Working as a travel nurse can take a lot of courage. After all, when your job involves repeatedly traveling to places you’ve never been, navigating unfamiliar environments, and overcoming cultural barriers to communication, it’s not for the faint of heart!
Fortunately, travel nurse assignments also come with wonderful opportunities.
For instance, they give you the chance to experience new places, make new connections, explore new cultures, and develop yourself personally and professionally! But to get the most out of your job, networking plays an indispensable role. After all, building a strong network ensures that wherever you are, you always have access to a supportive community! So, with that in mind, let’s explore how you can begin to build your network and the many benefits it can bring!
Easy, Fun, and Rewarding
Making professional connections to build your network is easier than you might think. Simply by starting a conversation with your co-workers, you can immediately plug yourself into a wealth of resources and references. You can also expand your network by joining a variety of healthcare blogs. This gives you a chance to easily identify other nurses who share your particular scope of practice or personal interests. And participating in hospital-sponsored functions and extracurricular activities in your home community can also pay big networking dividends. It’s a great way to connect with like-minded people and even make new friends in the process.
Helps Set You Up for Future Success
Maintaining the relationships you create while on your travel assignments can be a great way to keep your network healthy and vibrant while also investing in your future. People naturally do business with people they know, like, and trust. By cultivating the connections in your existing network with those that fit this description, you have a much higher chance of receiving a permanent job offer once your contract is over.
Much more than is commonly appreciated, landing the right job depends on who you know. (On the strength of your network.) Many employers, including hospitals, have a policy or strong preference for hiring within their existing network and even incentivize their employees to recommend candidates. For this reason, as few as 25% to 35% of job openings are never advertised.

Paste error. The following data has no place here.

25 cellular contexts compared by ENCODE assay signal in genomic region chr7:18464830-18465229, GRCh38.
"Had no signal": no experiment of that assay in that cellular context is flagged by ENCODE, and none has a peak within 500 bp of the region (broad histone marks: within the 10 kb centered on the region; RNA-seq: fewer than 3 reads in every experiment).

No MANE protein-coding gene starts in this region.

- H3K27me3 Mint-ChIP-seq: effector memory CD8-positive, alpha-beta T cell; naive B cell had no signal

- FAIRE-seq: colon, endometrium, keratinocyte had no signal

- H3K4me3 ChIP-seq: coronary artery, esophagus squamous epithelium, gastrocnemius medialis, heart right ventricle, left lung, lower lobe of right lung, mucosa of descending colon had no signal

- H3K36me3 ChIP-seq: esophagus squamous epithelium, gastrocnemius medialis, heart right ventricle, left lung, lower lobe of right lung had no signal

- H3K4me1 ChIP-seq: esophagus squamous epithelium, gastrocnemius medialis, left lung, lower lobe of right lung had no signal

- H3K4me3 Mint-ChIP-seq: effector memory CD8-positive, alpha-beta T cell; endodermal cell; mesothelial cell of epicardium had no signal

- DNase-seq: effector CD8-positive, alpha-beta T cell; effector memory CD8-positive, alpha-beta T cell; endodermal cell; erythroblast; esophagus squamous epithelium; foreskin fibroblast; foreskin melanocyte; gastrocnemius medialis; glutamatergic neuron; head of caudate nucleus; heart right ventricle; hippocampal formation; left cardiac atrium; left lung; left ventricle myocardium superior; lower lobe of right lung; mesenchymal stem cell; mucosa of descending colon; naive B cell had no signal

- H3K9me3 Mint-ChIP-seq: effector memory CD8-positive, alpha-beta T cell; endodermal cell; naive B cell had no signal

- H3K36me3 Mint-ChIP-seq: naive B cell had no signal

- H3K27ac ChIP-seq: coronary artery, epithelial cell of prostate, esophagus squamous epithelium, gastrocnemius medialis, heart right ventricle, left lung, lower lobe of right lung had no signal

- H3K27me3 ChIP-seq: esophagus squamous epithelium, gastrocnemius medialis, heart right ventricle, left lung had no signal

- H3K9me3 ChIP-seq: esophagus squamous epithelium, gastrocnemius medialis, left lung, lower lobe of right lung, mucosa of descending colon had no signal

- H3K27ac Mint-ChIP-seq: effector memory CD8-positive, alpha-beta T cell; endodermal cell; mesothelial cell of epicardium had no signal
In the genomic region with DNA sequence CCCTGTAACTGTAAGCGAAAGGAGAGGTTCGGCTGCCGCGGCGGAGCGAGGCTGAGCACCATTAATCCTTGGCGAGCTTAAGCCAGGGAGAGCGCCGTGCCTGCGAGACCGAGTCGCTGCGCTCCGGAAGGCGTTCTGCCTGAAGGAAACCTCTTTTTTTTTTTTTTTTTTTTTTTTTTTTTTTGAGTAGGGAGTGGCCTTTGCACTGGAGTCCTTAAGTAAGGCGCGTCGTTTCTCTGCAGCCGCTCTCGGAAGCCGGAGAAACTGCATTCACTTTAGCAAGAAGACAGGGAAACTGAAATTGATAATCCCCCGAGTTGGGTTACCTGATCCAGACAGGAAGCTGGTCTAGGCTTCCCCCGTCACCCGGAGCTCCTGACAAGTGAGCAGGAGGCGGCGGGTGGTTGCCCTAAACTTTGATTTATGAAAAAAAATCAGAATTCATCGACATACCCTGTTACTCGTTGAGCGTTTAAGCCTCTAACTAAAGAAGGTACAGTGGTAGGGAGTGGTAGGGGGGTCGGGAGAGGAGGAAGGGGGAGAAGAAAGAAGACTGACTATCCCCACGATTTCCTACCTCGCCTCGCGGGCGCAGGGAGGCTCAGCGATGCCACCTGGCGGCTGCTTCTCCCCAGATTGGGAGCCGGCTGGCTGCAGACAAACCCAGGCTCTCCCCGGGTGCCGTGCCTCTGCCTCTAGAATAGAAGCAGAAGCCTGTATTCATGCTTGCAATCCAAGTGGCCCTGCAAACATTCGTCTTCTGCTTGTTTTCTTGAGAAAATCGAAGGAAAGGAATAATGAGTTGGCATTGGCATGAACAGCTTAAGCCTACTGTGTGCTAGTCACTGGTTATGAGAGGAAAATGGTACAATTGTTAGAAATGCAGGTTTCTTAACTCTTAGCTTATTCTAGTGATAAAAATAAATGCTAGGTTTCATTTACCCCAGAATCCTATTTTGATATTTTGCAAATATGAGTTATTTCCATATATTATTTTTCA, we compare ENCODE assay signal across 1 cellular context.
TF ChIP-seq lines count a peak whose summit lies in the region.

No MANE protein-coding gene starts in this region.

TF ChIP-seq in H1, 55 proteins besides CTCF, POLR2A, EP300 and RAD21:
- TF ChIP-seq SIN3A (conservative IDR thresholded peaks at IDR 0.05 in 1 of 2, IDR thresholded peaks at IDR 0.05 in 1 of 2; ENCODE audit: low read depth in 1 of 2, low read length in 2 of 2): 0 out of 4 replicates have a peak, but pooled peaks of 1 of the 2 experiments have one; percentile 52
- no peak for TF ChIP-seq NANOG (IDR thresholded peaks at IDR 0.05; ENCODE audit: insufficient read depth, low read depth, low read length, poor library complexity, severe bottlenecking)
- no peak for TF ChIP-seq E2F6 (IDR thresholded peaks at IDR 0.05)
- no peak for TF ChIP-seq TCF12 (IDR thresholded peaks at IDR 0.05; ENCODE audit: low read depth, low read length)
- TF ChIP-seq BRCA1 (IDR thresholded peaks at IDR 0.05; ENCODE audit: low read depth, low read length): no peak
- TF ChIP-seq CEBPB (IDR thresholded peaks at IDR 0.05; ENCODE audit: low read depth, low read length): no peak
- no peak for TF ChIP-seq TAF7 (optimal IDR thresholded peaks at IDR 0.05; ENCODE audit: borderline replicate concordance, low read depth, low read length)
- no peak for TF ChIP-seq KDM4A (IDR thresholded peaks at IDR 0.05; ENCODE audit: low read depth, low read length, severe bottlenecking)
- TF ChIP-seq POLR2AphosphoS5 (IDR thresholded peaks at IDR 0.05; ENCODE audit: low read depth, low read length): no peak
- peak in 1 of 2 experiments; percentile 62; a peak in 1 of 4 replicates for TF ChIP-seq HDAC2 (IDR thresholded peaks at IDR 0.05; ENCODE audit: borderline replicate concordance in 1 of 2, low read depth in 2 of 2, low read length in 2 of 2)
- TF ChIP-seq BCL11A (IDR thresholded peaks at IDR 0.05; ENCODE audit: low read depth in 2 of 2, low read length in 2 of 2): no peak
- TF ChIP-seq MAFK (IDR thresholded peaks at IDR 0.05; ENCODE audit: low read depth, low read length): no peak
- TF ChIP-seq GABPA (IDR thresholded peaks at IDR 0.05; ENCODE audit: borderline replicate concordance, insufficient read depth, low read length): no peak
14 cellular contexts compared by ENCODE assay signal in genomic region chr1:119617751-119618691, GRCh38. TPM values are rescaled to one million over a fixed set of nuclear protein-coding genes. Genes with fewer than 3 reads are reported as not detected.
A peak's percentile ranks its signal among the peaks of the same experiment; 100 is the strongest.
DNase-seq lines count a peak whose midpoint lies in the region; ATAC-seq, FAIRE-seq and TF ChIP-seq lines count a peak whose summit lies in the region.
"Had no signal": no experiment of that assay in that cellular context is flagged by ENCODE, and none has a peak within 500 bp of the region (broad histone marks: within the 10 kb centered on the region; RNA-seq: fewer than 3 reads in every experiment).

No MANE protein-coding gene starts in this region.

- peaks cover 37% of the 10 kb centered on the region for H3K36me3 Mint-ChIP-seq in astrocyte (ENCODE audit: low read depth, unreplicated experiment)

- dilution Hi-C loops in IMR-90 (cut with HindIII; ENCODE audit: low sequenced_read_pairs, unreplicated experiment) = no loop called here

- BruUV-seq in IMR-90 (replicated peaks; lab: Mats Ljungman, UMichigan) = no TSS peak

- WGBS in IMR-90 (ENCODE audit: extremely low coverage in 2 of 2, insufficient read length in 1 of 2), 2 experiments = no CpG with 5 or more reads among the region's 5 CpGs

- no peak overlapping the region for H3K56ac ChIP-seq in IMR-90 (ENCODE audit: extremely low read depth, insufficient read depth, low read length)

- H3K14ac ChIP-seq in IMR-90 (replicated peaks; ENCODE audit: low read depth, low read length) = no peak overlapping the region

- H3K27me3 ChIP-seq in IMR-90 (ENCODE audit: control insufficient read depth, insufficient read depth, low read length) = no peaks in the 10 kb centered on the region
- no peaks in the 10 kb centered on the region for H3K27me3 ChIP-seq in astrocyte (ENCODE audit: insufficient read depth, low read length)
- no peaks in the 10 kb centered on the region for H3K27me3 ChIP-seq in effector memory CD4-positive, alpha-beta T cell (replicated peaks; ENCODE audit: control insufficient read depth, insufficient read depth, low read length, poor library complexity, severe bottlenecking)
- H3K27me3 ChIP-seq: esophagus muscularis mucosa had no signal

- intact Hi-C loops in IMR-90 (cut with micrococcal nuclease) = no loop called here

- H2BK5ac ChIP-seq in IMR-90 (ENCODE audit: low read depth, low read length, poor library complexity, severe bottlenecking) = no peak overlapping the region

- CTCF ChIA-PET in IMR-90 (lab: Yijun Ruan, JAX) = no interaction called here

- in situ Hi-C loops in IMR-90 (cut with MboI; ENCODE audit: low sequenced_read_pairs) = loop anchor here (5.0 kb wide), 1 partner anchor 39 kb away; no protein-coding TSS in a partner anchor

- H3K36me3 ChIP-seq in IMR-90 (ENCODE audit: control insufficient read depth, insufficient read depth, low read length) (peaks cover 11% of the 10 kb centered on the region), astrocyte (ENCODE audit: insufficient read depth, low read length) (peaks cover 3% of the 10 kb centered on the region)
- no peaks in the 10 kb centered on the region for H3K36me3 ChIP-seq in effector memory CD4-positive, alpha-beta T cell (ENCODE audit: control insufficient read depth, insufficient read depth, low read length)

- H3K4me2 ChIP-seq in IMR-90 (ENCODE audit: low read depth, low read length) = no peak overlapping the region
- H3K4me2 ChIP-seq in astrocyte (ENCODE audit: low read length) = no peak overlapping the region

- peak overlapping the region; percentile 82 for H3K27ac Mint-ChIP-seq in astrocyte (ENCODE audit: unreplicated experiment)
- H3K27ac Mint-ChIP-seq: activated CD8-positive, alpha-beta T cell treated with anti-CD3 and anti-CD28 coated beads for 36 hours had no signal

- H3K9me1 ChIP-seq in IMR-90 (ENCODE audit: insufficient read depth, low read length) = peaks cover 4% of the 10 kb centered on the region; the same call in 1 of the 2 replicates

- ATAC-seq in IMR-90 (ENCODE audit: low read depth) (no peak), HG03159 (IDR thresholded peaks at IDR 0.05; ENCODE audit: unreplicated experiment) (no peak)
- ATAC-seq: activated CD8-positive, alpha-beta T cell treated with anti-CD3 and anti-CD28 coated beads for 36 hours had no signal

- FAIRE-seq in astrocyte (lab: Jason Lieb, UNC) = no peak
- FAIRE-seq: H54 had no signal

Networking Eases the Challenges of Transition
Navigating a new work environment can be much easier when you have some sense of what to expect. Networking helps you discover in advance how your assigned hospital or clinic operates. The connections you make beforehand with the hospital’s or clinic’s nurses can give you the inside scoop on everything from the personalities you’ll be working with to the best desserts in the cafeteria to the workplace climate and culture. Adjusting to a new work environment can always be challenging, but the more you can rely on your network for support, the smoother your transition will be.
Networking Supports Access to Educational Opportunities
Networking with a wealth of nursing professionals allows you to take advantage of professional development opportunities to expand your skillset. It may even allow you to access learning opportunities that dramatically broaden your scope of practice, or support a sought-after career pivot. And one of the best parts of networking is the peer-to-peer learning opportunities it provides. Networking lets you learn from others while also sharing your professional expertise or other valuable information that supports your larger community.
Travel nurses might be some of the most courageous, adaptable, resilient, and adventuresome professionals in all of medicine. But, like all of us, their wellbeing depends on access to a community of support and the wealth of benefits it brings! Investing in your network is an exercise in investing in yourself, your community, your profession, your peers, and those you serve. In fact, it may be one of the most important pillars of your personal and professional success!